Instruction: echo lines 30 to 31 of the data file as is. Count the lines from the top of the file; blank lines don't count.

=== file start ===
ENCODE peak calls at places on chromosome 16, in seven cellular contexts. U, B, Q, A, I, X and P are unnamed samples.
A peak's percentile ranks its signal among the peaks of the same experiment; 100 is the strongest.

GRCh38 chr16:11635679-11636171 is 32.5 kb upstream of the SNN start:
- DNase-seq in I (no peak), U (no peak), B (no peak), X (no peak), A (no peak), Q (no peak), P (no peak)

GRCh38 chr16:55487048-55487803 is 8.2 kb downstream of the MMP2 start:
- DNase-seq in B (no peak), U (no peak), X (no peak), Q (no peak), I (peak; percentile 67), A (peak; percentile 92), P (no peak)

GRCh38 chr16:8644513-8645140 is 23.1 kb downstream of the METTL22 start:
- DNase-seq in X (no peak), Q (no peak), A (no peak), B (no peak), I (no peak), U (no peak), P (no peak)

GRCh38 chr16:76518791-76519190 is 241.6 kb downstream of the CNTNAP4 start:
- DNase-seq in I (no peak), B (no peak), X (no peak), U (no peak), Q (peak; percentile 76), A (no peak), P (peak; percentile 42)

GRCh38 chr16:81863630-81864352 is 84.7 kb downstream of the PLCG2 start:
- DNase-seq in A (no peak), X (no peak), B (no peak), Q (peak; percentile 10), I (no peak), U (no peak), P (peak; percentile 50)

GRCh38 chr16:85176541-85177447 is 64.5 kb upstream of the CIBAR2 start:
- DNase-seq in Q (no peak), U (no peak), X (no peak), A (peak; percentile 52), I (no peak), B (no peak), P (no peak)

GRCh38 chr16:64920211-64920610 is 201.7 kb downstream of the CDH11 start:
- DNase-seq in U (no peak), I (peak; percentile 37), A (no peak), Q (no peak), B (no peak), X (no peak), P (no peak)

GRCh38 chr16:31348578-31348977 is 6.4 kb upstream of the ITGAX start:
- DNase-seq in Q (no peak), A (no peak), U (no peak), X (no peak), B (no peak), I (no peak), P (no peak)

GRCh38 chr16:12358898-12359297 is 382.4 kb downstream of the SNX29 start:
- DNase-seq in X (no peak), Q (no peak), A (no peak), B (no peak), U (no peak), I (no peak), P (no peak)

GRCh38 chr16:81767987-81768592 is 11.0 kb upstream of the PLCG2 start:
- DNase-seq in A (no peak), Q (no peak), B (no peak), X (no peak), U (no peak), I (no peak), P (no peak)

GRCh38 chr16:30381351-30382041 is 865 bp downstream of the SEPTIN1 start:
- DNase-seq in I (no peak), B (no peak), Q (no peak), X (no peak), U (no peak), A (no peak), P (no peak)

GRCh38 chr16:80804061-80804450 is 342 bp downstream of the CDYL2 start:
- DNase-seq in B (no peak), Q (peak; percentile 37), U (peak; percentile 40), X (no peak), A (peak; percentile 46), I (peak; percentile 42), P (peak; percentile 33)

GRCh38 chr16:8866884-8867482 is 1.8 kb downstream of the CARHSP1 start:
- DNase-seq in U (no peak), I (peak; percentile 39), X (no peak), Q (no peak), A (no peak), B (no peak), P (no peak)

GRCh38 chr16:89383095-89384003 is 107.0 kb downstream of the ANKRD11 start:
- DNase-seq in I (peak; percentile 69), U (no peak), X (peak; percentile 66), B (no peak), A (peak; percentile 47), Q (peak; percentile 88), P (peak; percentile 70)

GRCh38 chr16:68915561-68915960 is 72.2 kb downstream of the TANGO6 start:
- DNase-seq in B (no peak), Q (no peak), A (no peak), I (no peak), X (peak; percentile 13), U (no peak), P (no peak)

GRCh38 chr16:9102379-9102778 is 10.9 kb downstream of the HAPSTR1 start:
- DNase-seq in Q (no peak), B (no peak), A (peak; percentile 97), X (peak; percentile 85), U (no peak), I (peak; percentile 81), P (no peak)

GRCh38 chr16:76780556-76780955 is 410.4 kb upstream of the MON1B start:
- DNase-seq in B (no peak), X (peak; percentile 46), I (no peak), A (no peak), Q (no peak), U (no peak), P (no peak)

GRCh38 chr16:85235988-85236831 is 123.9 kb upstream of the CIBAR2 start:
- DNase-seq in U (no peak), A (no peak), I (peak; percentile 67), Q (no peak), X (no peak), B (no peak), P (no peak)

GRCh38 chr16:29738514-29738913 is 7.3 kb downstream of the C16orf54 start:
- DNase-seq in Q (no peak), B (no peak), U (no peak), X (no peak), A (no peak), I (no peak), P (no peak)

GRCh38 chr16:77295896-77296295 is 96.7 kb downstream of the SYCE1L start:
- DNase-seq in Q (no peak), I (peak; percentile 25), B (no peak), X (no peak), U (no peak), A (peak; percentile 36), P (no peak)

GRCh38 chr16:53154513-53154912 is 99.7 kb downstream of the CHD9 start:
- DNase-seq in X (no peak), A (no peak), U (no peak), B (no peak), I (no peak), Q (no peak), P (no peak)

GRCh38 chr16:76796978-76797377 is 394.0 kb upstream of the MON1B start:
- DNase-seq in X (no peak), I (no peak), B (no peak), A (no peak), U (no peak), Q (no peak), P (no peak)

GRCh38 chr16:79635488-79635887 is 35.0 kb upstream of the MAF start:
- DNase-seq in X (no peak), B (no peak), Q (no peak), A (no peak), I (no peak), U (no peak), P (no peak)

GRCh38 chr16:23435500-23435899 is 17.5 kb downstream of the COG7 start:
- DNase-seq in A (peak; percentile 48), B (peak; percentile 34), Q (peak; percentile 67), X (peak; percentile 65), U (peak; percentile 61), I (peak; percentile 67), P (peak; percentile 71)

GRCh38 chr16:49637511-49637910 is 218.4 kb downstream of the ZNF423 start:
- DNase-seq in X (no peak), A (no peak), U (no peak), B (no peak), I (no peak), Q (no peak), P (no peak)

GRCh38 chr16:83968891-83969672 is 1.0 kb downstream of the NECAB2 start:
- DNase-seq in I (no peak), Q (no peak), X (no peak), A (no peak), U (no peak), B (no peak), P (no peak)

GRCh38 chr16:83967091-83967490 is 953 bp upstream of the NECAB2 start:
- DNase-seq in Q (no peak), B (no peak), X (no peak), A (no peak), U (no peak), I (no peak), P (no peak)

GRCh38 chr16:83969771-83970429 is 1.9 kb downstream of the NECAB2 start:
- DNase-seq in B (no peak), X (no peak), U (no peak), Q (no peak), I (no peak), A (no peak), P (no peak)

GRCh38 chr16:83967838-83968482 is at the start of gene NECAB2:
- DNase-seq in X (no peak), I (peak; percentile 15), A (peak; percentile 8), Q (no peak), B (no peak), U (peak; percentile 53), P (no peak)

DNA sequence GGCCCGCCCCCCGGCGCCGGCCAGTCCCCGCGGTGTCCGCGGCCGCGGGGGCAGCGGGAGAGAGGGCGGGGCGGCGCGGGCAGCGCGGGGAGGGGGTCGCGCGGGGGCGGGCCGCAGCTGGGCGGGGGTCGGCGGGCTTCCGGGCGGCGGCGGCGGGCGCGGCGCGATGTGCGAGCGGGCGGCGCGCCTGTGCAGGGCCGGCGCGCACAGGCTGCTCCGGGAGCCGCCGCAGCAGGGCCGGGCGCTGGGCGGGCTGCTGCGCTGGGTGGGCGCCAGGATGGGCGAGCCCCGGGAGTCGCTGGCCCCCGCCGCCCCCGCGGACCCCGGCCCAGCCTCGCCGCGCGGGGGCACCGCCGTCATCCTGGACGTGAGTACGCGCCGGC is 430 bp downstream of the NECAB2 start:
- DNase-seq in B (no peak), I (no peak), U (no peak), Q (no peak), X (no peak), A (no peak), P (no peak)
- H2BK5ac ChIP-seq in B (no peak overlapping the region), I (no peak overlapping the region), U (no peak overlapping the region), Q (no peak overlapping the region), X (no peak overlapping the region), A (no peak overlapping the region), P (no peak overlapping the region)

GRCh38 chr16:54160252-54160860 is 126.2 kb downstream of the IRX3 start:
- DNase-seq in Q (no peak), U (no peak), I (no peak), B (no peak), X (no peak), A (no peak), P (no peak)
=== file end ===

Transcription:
- DNase-seq in I (peak; percentile 69), U (no peak), X (peak; percentile 66), B (no peak), A (peak; percentile 47), Q (peak; percentile 88), P (peak; percentile 70)

GRCh38 chr16:68915561-68915960 is 72.2 kb downstream of the TANGO6 start: